Monday, October 08, 2007

August/September: Lost Illusions

It dawned upon me this last year that for as much as I love all things French, I really have never read any French literature. Much of my infatuation with literature in my early college years was spent on American Lit...Hemingway, Steinbeck, Faulkner. This was due heavily to the professors of my university's English Department. The American Lit professors were the best and evoked so much more passion for literature than I recall of the English Lit profs. Anyway, I've become increasingly partial to early 19th century literature, particularly realism, and this realization struck me recently...there are so many great French writers whom I know only by name and not by first-hand expereience of their work. I've even touched several of their tombs/memorials at the Panthéon in Paris. Balzac, Flaubert, Hugo, Stendhal, Rousseau, Voltaire, Zola, Moliere, Proust, Maupassant, Verne, Tocqueville, Dumas, etc.

So, I have started stockpiling French books (I absolutely cannot step foot into a bookstore without buying three books and if I go online, I usually end up ordering at least four at a time!) and because Balzac's Lost Illusions was one of the first I purchased and he is often regarded as one of the founders of realism in Europe, I decided to start there. The book is roughly 630 pages and sadly, it did take me about two months to read it...why must we work for a living, damnit?! Given my love of the French language, I thoroughly enjoyed saying the characters names and titles aloud...Marquise d'Espard, Blondet, Lousteau, Finot, Vernou, Dauriat, Gabusson, Fulgence Ridal, Meyraux, de Marsay, Camusot, Baron Sixte du Châtelet, etc. Names of streets, newspapers, and the highly common inclusion of French phrases and terms...all delighted my reading further.

Lost Illusions follows the young and ambitious Lucien from the provinces of France to the city of Paris. Lucien is a writer, hoping to find fame and wealth in Paris. However, he finds reality...struggle, greed, corruption, and class barriers. Despite his initial struggles in Paris, Lucien is fortunate enough to find a wonderful group of friends who possess much ambition and integrity tempered with patience. However, Lucien does not possess the integrity or patience of his friends and he thus turns to journalism to expedite his success. This is where Balzac shines...his gritty commentary on the corruption behind journalism and the inner-workings of corruption in general. Lucien is manipulated and manipulates, and despite his widely recognized writing talent, Lucien's fame and wealth do not last long.

Balzac's social commentary is prominent, fascinating, and apparently historically accurate. I enjoyed glimsping into the journalistic circles of the early 19th century. Although I enjoyed Balzac's writing style, he never really penetrated the surface of his characters. Their unique qualities and propensities were made clear but there was not the depth that George Eliot or Charles Dickens write their characters with. There are also too many convenient coincidences throughout the novel. It seemed to me that Balzac didn't want to go to the trouble to more fluidly introduce/incorporate chance encounters and events, so they become abrubt and somewhat distracting.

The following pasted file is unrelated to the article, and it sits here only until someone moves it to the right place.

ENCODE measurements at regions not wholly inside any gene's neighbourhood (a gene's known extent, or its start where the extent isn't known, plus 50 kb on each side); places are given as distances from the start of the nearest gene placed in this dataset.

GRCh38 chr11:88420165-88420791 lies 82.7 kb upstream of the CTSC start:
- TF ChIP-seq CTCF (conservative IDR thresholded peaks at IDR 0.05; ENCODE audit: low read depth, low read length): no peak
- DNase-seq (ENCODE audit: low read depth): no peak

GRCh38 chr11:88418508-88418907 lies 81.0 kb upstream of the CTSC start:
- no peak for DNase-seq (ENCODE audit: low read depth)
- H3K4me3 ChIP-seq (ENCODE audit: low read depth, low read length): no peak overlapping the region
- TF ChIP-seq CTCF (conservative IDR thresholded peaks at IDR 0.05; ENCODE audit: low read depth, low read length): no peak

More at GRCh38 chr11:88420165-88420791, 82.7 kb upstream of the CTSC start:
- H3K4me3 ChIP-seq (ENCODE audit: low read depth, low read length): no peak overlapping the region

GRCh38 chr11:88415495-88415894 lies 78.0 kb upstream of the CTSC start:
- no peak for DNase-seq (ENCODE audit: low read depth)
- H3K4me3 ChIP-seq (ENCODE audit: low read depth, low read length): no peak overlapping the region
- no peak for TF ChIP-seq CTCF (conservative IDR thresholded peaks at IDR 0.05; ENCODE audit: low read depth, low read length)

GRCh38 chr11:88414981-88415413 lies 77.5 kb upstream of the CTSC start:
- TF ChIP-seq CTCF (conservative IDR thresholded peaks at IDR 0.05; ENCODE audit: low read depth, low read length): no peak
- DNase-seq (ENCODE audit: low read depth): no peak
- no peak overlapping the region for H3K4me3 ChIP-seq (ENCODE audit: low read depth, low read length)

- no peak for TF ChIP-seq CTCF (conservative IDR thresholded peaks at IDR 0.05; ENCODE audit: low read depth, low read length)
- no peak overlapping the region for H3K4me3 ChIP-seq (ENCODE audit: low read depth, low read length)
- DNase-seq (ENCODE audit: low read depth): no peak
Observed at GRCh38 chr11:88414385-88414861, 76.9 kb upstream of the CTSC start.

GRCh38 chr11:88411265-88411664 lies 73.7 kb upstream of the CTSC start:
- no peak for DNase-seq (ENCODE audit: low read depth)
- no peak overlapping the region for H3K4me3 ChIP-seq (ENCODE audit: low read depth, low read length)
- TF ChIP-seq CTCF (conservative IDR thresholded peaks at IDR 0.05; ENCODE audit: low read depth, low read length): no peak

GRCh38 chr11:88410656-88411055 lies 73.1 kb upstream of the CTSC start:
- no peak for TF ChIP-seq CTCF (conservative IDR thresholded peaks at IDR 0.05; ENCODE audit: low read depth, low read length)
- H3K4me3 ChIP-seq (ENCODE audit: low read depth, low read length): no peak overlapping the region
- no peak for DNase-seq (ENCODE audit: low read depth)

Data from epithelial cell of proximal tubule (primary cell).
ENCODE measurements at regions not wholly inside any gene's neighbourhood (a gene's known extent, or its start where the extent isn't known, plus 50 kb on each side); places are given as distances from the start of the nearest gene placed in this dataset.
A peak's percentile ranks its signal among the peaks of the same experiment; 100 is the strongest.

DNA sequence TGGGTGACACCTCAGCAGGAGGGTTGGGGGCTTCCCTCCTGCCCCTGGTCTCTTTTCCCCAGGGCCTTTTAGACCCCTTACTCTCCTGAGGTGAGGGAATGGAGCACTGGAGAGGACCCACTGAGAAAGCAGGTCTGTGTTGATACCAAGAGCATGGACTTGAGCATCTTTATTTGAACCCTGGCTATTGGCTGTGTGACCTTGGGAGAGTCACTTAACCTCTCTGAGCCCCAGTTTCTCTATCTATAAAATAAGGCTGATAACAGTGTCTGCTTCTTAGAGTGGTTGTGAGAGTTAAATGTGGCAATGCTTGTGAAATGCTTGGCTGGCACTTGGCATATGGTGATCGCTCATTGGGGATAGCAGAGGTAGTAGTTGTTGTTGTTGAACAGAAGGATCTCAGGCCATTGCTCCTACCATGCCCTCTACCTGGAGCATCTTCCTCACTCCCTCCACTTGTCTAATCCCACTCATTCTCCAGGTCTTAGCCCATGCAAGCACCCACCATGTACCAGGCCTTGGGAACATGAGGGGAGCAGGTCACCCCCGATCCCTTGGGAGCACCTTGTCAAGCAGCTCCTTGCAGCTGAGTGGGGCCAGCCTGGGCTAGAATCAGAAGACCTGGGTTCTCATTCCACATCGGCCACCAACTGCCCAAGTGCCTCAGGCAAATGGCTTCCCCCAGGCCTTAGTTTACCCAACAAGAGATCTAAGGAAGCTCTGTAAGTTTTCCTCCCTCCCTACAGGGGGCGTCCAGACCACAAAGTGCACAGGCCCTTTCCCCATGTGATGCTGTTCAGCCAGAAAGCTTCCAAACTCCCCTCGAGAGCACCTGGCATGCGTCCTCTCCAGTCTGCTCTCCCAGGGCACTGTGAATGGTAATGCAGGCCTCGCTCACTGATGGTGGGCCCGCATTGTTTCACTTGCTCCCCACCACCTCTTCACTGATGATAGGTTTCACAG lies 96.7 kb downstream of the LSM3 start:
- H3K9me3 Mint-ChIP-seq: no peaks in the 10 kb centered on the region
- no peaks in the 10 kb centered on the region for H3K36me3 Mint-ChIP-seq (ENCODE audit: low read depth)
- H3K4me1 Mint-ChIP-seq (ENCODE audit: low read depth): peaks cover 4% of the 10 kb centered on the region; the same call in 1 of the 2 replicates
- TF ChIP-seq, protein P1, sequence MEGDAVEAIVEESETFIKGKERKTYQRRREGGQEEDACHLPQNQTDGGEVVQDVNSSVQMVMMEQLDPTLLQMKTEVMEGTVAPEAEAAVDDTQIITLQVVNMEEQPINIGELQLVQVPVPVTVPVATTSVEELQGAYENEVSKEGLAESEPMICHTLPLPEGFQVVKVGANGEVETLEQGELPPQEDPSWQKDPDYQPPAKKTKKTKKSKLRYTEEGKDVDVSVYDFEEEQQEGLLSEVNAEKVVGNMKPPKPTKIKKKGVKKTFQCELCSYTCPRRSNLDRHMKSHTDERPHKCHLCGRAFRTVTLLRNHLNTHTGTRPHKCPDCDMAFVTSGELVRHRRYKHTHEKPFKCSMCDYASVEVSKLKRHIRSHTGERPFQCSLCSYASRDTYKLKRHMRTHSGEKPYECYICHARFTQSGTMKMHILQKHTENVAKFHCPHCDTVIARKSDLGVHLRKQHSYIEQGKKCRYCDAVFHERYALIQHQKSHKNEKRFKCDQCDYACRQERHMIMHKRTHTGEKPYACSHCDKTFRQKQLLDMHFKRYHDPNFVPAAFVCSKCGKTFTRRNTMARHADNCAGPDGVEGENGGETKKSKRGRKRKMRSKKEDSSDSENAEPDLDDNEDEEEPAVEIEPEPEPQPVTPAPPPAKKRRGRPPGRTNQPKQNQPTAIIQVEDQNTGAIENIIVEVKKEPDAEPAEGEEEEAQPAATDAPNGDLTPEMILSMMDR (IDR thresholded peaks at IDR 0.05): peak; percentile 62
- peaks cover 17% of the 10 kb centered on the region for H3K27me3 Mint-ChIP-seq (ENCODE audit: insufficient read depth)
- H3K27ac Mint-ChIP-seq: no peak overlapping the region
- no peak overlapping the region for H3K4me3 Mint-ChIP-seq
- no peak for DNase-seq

Despite such, I enjoyed Lost Illusions, particularly the middle section of the book (three parts comprise the entire novel). What Balzac lacks in creating depth for his characters, he makes up for with his detailed social commentary. It is perhaps unfair for me to comapre him to Eliot or Dickens, as their styles are different, and as such, offer a different "reward" to the reader. With that said, I have Balzac's Père Goriot sitting on my shelf and look forward to reading that at some point.

I have been particularly ruminative over the point in which Lucien abandons his friends of integrity for a chance at quick fame and wealth. Balzac makes it clear in the novel that these former friends of inegrity go on to true and lasting fame/success but only because of their steadfast integrity and patience. I couldn't help but think of my own past and very distinct times in my life in which I disregarded a patient path of integrity for an expedited long shot at some form of material fulfillment. Ah, hindsight. But really, in reading Balzac's biography, he spent his 20s trying and failing in many career and personal endeavors before dedicating himself fully to writing. And Balzac was a prolific writer, living on coffee and writing like mad for three days straight and then collapsing for three days. No doubt, Balzac's own failings became the material for his writing.

4 comments:

carra said...

This is a nightmare I just wrote a very sensible and grown up comment and ended up loosing it...
Anyway, I never read Balzac myself, I heard about him a lot good and bad, i recently read Zola in French and he was driving me crazy, no matter how beautiful and interesting story was I got tired and stopped. I suppose will have to finish it some time! As for Balzac, once I'm back in France (in the far future) I'll pick up a book or two by Balzac... BTW I love your review...

b said...

carra...ugh. that is infuriating. it's funny you mention Zola because i just ordered one of his books recently to add to my collection of books! although Balzac may not make my favorite authors list, i really did enjoy his style and the social commentary. thanks for the comment. i think my "reviews" are weak, at best, however! :)

carra said...

Zola is good, you're going to love it... I am sure of that! What book did you get?

Richard said...

Don't think I have read Balzac (I have read some Voltaire - not as good as I expected). My main French author was Jules Verne and Alexandre Dumas (though I read them in English. However, I am currently trying to read Le Rayon Verte by Jules Verne in French, but not succeeding so well, since it is easier to pick up an English book instead).